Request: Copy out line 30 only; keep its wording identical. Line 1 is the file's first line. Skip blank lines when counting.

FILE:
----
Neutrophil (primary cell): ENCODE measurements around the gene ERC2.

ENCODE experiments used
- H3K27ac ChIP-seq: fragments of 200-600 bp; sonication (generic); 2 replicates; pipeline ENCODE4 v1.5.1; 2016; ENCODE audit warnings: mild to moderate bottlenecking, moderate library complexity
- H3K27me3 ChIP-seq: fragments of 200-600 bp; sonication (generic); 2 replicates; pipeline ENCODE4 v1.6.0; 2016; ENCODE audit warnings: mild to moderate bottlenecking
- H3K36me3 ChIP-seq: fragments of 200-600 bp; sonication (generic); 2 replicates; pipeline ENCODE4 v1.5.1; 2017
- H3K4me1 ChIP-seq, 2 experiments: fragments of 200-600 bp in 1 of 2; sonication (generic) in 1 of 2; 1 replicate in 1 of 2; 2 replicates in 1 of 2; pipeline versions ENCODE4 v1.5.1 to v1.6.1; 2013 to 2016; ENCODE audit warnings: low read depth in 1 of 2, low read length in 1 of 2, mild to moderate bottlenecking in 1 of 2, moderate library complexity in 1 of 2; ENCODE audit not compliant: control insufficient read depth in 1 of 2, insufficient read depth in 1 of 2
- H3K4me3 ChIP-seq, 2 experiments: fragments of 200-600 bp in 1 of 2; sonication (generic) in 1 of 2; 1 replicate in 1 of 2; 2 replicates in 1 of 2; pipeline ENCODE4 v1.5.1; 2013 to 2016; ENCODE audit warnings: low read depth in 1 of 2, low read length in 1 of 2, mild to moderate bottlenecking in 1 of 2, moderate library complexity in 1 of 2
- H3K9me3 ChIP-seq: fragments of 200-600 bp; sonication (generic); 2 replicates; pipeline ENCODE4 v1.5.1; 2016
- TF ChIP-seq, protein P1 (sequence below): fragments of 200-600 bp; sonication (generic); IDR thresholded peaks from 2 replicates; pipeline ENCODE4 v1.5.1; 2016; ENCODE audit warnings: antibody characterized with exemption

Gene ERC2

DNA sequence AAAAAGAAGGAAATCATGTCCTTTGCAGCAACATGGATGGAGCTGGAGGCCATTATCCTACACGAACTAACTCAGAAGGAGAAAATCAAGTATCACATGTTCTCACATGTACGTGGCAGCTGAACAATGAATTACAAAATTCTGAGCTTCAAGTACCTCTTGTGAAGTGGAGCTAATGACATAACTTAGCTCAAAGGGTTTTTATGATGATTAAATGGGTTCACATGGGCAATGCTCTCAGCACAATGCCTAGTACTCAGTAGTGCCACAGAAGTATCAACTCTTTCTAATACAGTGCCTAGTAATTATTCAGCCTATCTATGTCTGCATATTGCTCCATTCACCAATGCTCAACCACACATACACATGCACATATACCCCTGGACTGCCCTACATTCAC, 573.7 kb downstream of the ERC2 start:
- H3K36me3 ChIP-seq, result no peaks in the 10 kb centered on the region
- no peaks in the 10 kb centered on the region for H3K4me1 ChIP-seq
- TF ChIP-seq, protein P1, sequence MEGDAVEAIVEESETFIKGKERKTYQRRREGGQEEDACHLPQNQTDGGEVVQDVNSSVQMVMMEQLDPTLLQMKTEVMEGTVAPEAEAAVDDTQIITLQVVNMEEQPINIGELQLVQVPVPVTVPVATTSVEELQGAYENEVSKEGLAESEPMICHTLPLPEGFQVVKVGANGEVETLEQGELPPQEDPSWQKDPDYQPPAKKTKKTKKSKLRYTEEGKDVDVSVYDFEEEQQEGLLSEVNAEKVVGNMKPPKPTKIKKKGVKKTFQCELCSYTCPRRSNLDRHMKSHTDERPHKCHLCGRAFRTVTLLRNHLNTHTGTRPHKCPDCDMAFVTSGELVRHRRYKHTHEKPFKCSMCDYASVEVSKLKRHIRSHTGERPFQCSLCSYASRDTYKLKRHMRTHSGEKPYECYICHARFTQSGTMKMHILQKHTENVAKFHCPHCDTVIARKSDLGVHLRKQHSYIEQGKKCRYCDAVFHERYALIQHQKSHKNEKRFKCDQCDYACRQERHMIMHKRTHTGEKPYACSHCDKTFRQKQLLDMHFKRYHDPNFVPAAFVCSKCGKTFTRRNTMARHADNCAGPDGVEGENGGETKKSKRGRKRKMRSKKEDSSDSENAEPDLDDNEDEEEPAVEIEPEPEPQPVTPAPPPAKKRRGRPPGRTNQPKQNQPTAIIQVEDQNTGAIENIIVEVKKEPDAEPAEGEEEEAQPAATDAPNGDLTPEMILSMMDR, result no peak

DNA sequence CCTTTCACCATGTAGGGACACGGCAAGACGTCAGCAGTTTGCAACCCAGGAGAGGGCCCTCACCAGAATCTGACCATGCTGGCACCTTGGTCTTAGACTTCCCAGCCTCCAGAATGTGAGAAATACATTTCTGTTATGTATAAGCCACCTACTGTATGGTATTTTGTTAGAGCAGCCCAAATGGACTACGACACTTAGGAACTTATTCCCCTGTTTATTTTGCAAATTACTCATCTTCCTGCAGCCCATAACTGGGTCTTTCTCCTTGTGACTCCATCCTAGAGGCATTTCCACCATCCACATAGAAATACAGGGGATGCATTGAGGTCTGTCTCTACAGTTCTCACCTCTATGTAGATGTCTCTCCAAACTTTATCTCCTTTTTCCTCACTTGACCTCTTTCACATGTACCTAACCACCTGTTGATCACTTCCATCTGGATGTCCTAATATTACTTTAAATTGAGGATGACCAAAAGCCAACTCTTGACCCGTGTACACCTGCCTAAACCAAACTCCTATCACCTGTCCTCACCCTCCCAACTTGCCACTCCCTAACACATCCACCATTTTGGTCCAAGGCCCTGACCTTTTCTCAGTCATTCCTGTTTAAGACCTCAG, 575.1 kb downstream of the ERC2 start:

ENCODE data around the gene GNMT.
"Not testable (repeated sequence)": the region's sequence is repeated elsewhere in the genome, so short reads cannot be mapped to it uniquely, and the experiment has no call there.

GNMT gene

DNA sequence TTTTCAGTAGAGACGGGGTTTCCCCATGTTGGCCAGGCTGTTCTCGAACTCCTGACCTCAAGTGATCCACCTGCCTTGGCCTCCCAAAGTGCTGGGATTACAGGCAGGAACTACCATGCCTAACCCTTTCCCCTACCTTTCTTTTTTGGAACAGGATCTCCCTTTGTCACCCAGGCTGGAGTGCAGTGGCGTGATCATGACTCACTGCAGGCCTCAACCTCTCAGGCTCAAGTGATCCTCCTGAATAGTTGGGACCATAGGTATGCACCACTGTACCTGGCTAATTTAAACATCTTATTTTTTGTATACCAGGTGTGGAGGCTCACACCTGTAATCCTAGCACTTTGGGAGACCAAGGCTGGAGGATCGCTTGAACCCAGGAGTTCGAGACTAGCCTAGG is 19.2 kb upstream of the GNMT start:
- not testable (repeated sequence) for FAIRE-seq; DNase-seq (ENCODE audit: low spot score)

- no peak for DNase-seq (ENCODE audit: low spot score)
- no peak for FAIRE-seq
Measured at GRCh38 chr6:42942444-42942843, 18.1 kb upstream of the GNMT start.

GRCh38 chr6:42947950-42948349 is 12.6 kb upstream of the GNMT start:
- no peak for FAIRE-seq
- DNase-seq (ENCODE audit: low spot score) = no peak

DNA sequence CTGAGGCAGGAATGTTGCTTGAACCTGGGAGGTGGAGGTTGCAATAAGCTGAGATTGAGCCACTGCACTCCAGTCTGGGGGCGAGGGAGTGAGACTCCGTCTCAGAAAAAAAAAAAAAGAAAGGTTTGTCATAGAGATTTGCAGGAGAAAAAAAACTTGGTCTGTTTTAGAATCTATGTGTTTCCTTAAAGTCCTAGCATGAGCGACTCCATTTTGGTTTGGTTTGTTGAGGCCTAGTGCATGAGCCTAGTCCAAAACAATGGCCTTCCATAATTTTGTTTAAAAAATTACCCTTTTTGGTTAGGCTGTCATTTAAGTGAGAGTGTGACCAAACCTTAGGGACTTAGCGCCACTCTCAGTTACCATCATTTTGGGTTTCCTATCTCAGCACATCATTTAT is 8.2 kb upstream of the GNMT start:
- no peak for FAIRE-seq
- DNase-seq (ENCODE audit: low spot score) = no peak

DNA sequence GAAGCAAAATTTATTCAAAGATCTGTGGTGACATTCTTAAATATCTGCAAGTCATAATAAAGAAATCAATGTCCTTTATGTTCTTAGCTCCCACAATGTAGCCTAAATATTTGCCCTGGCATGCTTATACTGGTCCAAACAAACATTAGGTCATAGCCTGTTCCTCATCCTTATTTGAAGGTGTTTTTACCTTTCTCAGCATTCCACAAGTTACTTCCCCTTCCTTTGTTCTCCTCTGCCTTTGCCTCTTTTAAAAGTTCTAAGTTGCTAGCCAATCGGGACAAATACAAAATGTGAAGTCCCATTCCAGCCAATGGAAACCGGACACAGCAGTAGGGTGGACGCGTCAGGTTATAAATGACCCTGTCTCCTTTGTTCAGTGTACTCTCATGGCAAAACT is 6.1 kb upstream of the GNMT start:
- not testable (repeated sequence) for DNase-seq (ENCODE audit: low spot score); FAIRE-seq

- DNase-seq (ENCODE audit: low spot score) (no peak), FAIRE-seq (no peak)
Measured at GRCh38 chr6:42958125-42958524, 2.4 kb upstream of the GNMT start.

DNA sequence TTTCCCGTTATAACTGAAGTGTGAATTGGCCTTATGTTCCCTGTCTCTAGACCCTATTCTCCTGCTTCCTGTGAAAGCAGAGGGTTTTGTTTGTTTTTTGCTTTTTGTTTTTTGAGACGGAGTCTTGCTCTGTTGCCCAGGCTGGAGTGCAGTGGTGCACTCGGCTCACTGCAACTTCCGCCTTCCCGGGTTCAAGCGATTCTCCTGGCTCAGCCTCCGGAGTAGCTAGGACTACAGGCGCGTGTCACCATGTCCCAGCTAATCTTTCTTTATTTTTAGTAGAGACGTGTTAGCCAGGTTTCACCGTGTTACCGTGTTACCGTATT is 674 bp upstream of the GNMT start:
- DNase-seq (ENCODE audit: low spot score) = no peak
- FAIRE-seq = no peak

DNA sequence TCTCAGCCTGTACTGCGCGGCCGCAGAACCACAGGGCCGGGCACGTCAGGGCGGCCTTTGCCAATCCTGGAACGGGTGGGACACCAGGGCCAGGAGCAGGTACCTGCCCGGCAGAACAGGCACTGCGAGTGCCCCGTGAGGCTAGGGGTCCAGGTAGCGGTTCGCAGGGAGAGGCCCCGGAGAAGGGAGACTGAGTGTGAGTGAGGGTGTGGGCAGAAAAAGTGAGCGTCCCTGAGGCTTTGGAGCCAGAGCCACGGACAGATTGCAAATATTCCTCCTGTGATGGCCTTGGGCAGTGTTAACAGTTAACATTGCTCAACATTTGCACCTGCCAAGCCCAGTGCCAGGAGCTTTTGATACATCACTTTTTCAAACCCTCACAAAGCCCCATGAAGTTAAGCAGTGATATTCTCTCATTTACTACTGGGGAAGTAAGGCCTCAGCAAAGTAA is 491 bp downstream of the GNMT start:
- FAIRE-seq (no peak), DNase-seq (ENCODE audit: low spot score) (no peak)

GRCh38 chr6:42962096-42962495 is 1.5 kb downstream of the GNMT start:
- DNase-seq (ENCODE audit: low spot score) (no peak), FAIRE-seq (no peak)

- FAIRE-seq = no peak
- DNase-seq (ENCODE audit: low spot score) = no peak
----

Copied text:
DNA sequence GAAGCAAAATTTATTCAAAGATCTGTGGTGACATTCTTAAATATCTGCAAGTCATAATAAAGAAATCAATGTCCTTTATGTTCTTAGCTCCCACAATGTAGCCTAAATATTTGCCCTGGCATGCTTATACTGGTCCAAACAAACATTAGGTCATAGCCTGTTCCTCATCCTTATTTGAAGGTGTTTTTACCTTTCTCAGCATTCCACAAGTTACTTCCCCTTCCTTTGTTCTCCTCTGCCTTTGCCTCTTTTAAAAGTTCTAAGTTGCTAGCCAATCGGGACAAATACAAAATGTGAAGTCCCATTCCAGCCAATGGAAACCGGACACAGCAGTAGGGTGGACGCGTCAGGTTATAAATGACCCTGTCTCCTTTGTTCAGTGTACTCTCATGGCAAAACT is 6.1 kb upstream of the GNMT start: